A highly revered destination for those who follow Jainism, Palitana is a small town located in the Bhavnagar district of Gujarat in India. It is a major pilgrimage center for Jains and is home to many temples. Also called the ‘Jain Temple Town’, Palitana consists of as many as 823 temples dedicated to the 24 Tirthankaras or holy saints of the Jain community.
The town also serves the pilgrim trade around the Shatrunjaya Hill and is flooded with pilgrims and visitors during the Kartik Purnima festival.
Cultural Dynamics and Architecture
Most of the architecture of Palitana, built in the 11th century by the Solanki dynasty, was destroyed by Muslim invaders. The built structures that stand today were added in the 16th century and the temples destroyed during the invasion were reconstructed by the wealthy merchants of that region during that time.
The Palitana complex of temples is vast, consisting of both big and small shrines, the larger ones having marble halls with columns and towers, and plenty of openings, and the smaller ones being as small as 3 square feet, with representations of the specific emblems of the Tirthankaras.
The architecture of the Jain temple Palitana includes very rich and heavy ornamentation. The use of materials such as marble has been well thought through such that the sunlight which falls on the marble structure transforms its appearance as an ivory shield.
It is also believed that the temple town is an abode for the divine and for this reason, no one is allowed to stay overnight, including the priests. Some temples tend to remain closed during the four months of monsoon as well.
Jain Temple Palitana
The most prominent temple of Palitana is the Adishwar Temple. This Tirth Sthal for Jains is made out of marble, with intricately carved interiors. The structure is like a typical Hindu temple, with tall and heavy pillars and several openings on all sides of the structure.
The finely carved interiors are characterized by geometric lace designs, elaborately carved ceilings, and clustered forms of canopies. Also, the marble image of the deity is adorned with gold ornaments studded with precious jewels. It is considered to be a sculptural grandeur.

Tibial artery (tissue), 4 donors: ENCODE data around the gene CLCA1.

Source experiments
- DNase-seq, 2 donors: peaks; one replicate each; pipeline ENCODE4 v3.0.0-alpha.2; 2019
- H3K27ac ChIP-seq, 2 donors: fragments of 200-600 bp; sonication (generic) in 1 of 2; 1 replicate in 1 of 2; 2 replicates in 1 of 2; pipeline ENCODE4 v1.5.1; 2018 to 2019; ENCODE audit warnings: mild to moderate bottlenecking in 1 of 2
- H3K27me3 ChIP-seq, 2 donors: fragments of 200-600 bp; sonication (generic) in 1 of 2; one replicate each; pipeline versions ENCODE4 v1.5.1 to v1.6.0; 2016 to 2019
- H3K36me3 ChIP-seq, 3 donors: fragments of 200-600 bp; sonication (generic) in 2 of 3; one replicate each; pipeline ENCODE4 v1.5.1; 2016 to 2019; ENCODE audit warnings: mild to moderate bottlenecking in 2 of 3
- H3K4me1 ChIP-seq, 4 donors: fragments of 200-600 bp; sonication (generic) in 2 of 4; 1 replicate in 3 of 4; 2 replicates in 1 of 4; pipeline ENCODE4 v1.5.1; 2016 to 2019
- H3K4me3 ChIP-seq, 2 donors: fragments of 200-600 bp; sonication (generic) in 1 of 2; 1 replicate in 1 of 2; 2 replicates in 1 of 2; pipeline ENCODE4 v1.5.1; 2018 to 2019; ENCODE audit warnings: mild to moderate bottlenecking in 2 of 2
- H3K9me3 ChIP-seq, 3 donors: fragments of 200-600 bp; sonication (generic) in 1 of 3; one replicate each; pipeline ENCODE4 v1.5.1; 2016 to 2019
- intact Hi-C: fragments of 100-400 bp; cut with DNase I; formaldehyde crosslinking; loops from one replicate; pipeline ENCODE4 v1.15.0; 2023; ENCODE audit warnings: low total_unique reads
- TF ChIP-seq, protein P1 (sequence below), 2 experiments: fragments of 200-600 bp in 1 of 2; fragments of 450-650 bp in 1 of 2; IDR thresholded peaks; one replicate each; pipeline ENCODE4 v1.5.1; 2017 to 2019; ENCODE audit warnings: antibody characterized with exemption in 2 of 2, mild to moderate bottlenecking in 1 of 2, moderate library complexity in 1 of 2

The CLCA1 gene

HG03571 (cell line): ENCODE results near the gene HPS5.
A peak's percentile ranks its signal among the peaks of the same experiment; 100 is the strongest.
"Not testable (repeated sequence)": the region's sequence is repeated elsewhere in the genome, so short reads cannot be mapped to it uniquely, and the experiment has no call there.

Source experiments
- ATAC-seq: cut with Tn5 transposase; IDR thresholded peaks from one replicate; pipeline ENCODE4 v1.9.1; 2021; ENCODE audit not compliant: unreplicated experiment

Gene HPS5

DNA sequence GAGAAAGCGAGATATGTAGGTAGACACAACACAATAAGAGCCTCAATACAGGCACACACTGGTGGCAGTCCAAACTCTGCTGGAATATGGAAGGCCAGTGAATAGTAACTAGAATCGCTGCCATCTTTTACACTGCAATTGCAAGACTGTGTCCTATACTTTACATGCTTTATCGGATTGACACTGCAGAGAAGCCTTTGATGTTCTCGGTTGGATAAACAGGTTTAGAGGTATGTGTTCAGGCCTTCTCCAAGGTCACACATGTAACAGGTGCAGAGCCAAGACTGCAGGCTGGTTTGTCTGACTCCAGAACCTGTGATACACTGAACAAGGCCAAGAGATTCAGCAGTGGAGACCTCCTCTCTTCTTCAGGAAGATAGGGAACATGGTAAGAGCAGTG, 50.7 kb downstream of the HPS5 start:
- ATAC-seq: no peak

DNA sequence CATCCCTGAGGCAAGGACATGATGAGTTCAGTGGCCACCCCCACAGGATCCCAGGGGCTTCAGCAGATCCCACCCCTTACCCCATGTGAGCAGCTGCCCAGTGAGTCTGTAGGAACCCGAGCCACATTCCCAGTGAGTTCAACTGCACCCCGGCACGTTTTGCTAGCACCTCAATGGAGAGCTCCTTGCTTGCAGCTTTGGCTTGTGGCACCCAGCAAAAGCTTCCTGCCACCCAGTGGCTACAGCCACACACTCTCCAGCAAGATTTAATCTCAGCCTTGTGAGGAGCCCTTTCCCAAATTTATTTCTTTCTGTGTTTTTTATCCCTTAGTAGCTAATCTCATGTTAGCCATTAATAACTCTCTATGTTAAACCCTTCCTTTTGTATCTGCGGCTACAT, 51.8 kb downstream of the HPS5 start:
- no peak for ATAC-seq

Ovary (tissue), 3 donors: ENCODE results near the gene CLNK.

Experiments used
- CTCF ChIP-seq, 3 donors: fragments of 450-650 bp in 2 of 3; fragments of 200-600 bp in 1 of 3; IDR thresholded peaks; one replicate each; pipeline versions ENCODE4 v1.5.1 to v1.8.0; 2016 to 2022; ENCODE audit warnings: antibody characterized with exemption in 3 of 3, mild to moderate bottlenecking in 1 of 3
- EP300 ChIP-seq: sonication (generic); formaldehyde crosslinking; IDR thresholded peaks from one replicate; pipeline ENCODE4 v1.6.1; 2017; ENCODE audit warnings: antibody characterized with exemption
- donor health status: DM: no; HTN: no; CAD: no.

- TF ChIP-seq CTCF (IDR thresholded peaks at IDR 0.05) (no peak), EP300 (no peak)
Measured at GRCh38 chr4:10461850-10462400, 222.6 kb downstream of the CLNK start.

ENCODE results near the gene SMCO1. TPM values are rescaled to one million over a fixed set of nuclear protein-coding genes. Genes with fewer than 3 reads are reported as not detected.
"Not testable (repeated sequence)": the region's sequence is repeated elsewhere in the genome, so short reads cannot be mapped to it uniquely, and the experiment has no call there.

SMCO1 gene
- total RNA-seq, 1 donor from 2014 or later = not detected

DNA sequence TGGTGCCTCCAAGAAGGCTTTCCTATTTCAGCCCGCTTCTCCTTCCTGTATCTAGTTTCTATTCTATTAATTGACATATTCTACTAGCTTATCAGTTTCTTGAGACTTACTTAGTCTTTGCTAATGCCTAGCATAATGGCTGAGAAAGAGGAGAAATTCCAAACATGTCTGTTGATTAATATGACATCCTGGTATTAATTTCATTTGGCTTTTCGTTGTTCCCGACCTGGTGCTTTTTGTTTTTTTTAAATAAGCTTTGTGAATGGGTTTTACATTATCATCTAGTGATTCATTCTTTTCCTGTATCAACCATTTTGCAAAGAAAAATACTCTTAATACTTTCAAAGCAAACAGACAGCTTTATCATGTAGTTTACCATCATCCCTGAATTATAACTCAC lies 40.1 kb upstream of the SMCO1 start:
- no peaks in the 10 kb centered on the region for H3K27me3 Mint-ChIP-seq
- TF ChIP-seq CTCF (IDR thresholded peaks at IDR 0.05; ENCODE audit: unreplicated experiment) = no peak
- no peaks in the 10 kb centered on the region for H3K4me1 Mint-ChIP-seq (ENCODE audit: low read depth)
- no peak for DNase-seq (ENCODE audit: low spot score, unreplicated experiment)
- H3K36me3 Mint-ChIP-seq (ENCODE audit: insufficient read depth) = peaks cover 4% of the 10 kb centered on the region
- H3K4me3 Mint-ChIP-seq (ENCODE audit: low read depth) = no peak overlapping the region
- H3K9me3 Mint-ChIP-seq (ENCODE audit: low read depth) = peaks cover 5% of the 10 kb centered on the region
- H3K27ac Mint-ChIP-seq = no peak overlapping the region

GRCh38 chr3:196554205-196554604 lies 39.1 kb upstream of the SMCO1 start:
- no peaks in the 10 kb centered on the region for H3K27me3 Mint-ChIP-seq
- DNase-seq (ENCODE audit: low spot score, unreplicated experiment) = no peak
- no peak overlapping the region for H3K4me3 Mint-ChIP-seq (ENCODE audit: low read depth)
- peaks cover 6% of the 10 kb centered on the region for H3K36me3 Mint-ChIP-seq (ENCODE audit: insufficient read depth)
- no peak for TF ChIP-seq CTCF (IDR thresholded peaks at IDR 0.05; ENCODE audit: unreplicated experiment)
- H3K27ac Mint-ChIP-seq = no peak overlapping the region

The approach to the temple is however difficult, with a flight of 3500 steps leading up to it. With the changing population, sling chairs have been made available for those who find it difficult to climb stairs.
However, even with these facilities made available, the code for climbing the stairs is very stringent—food cannot be eaten nor carried on the way. The descent should begin before it is evening, for no one can remain in the temple during the night.
Another prominent temple of Palitana is the Chaumukh temple or four-faced temple, built in 1618. Each of the four sides of the temple structure has openings such that the idols in the temple interior were visible from all four directions. Marble is used here as well, as a pedestal on which the idol of Adinath is placed.
Smaller temples mostly had square plans with towers and ornamentation in the form of carving. Many small shrines were dedicated to Saraswati, recognized as the supreme deity of knowledge in Jainism.
Social Dynamics: The Vegetarian City
Palitana is referred to as the world’s first fully vegetarian city. Since olden times, Palitana has been a site of salvation and nirvana for Jain saints and sages. To maintain its ‘purity’, around 200 Jain monks protested by going on a hunger strike until the government banned animal slaughter.
The town was declared as a meat-free zone. Even selling eggs and related jobs such as fishing, etc., are not allowed. However, dairy products are consumed by the people of Palitana, making the whole situation a little controversial.
The Conflict of Jain Monks: a Social Dilemma or a Political Squabble?
Palitana consists of a purely Jain community of mostly traders, businessmen, and priests. While the traders and businessmen have a relatively simple life, the priests conflict over the proper monastic practices of Jainism. This led them to split into two sects—the Svetambara and the Digambara.
While the Svetambara or white-robed sect believed that monks and nuns should be clad in white robes, the Digambara or sky-clad sect argued that a true monk, but not a nun, should be clad by the sky, that is, should be naked.
Demographics and Modernization
Palitana has a small population of approximately 2.5 lakh. However, during festivals such as Kartik Purnima, the town has to accommodate almost three times its population. This has led to the scattering of concrete and glass buildings in the form of hotels and overnight stays in the already complex town.
Palitana has an employment rate of 40% with most people engaged in temple activities, as priests or business activities, owning hotels. A very small part of the population is engaged in agricultural activities and cultivation. Rearing of animals is illegal and therefore, no one is engaged in any such occupation.
Due to the low employment rate, most of the population live in rural households (71%), while only 29% of households fall under the urban category. Housing in Palitana consists of simple structures with a shaded outdoor porch. Flat roofs or sloping roofs are used and the building material is mostly concrete.
A majority of the population falls under the age group of 10-30 years. With the increasing influence of modernization, many of the working-age are migrating out of Palitana to the neighboring cities like Bhavnagar, Vallabhipur, and Ahmedabad.
The closest airport for Palitana is located in Bhavnagar, 51 km away, making it easy to commute to other cities such as Mumbai, Delhi, and Ahmedabad. Road transport has also picked up over the years linking the town to the nearby cities and taluks.